Editor's Note: The Express-News will publish a Red-Light Camera commentary by former Balcones Heights Councilman Steve Walker this weekend
By Ben Wear
American Statesman Staff
Texans, or at least their back bumpers, should get ready for their closeups. Lots of them. Red light cameras, and the through-the-mail citations they generate, have caught on in cities and hamlets across the state.
More than a dozen municipalities, including Dallas and Houston, (Balcones Heights) have them in place to catch red light runners. And more than 60 cities joined an informal "red light camera coalition" that hovered over the Legislature this spring as it considered how to regulate the emerging trend.
Austin and Round Rock were a part of that coalition, and both are moving toward installing cameras. Later this summer, Austin's first red light cameras will appear at two intersections, although the pilot will generate only dummy citations so city officials can evaluate how they do. Round Rock is taking bids, and its city council probably will pick a vendor early in the fall.
"Our goal is just to reduce the number of people running red lights," Round Rock spokesman Will Hampton said. "Does it generate revenue? Yes. But that's how we change behavior."
The cameras, in general, snap pictures of the rear of cars if they enter an intersection after the light has turned red. The owner gets a notice in the mail carrying a civil penalty, which in most cases is about $75. Because the cameras don't identify a driver, cities can't cite offenders with a more typical criminal ticket, and the violations don't affect insurance rates.
Since the cameras first appeared in a couple of Dallas suburbs in 2004, the debate in Texas has centered on the revenue-versus-safety issue, as well as the question of whether red-light cameras in fact make roads safer. Some opponents, pointing to studies, say the cameras cause more rear-end accidents (because of folks who jam on the brakes to avoid a ticket) than they prevent.
In a 2005 review of data, the Federal Highway Administration concluded that the presence of the cameras had reduced right-angle crashes about 25 percent. Rear-end accidents had increased 15 percent. And crashes of all kinds at nearby intersections had decreased 8.5 percent.
As for the revenue-versus-safety question, key legislators moved this session to ensure that cities will have as little financial incentive as possible to install cameras. The result was Senate Bill 1119, which was carried by state Sen. John Carona, R-Dallas, and signed by Perry last week. It will go into effect Sept. 1.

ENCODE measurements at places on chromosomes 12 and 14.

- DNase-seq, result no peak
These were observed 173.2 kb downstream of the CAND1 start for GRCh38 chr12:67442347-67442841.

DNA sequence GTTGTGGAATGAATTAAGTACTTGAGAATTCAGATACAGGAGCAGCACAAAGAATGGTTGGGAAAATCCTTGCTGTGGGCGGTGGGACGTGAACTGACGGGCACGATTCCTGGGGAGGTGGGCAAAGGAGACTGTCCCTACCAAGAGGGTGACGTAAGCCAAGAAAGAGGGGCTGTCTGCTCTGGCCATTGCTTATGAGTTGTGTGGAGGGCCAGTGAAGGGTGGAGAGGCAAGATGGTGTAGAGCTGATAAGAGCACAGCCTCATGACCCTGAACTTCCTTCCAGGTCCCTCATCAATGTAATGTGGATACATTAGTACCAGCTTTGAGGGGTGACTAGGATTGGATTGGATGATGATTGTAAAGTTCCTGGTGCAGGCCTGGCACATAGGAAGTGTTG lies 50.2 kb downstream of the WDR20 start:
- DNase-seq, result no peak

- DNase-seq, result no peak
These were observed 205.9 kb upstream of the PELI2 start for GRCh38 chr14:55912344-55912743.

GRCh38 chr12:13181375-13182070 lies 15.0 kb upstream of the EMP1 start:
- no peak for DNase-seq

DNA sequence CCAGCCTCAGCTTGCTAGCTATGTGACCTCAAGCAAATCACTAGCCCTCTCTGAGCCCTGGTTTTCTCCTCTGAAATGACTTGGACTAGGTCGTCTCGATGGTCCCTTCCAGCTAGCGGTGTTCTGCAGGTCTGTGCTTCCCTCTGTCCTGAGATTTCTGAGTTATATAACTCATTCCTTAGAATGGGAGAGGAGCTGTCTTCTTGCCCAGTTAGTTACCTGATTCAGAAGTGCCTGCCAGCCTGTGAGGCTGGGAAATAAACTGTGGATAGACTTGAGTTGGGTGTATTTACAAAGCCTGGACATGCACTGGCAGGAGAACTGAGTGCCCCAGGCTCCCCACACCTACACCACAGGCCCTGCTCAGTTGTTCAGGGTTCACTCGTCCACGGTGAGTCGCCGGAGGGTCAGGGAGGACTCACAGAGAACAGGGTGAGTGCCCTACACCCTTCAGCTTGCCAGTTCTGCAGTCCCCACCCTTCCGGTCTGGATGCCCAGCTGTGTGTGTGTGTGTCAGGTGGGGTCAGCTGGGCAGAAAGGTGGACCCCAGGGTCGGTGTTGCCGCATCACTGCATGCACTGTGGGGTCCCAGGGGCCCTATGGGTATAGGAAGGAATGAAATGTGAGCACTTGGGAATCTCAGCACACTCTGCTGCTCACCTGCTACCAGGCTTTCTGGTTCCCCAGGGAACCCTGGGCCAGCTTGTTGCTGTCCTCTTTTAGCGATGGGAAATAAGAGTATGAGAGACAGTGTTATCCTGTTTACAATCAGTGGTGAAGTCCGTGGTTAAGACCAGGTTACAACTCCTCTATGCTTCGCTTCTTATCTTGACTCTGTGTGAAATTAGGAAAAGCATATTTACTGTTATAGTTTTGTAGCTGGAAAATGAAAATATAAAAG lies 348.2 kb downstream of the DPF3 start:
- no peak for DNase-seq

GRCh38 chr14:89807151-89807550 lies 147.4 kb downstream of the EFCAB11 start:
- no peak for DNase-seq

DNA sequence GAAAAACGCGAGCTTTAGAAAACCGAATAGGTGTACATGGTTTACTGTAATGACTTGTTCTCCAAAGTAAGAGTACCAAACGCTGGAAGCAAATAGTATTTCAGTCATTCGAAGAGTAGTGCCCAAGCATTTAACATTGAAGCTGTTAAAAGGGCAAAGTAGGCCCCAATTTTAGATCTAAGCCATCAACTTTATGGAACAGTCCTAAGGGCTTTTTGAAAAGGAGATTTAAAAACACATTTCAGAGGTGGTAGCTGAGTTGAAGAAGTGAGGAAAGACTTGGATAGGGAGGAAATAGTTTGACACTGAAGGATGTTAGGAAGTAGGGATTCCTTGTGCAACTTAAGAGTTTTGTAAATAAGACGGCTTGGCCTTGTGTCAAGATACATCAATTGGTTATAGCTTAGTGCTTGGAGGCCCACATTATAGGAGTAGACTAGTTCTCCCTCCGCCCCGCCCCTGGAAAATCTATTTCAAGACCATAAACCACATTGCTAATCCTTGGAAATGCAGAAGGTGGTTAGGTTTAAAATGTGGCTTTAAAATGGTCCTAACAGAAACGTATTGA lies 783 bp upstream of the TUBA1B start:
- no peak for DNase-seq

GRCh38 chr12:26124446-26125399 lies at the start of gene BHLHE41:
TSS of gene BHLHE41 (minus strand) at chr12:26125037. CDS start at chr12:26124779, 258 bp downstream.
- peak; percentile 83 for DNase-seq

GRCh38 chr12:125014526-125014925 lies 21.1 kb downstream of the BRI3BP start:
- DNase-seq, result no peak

The bill, at least for new contracts, will ban the practice of paying vendors based on how many tickets or how much revenue their cameras generate. Cities can pay a set fee per month for each camera, which in existing contracts is about $5,000 a camera each month.
Cities will also have to give half of their net revenue to "regional trauma accounts" — after deducting the costs of buying, operating and maintaining the cameras as well as the expense of collecting the fines. The remaining 50 percent can be used only for "traffic safety programs."
The new law, in answer to suspicions that cities might foreshorten yellow light cycles to catch more people with the cameras, also requires that the yellow period be at least as long as recommended in a state traffic control manual. It requires an engineering study of each intersection to see whether a design change might reduce red-light violations in lieu of a camera and instructs cities to install warning signs about the cameras at least 100 feet back from the intersection. And the law limits fines to $75 and late payment penalties to $25.
Despite all the limitations, Austin and many other cities are moving forward. Austin will have two vendors put cameras on the southbound frontage road of Interstate 35 at Martin Luther King Jr. Boulevard and on the northbound frontage road at 11th Street. During the 60-day trial, offenses will generate only letters sent to the Municipal Court, and violators won't be notified or have to pay a fine.
After that, the City Council will choose a vendor to put in cameras at a still undetermined number of intersections. By late this year or early 2008, Austinites who run those lights should be getting their first actual bits of bad news in the mail.
"Nobody likes getting a ticket, whether it's from a camera or a police officer," said Shelley Franklin, who runs Garland's red light camera program. "But what's the alternative? How else do you get people's attention? Someone has to protect us from ourselves or each other."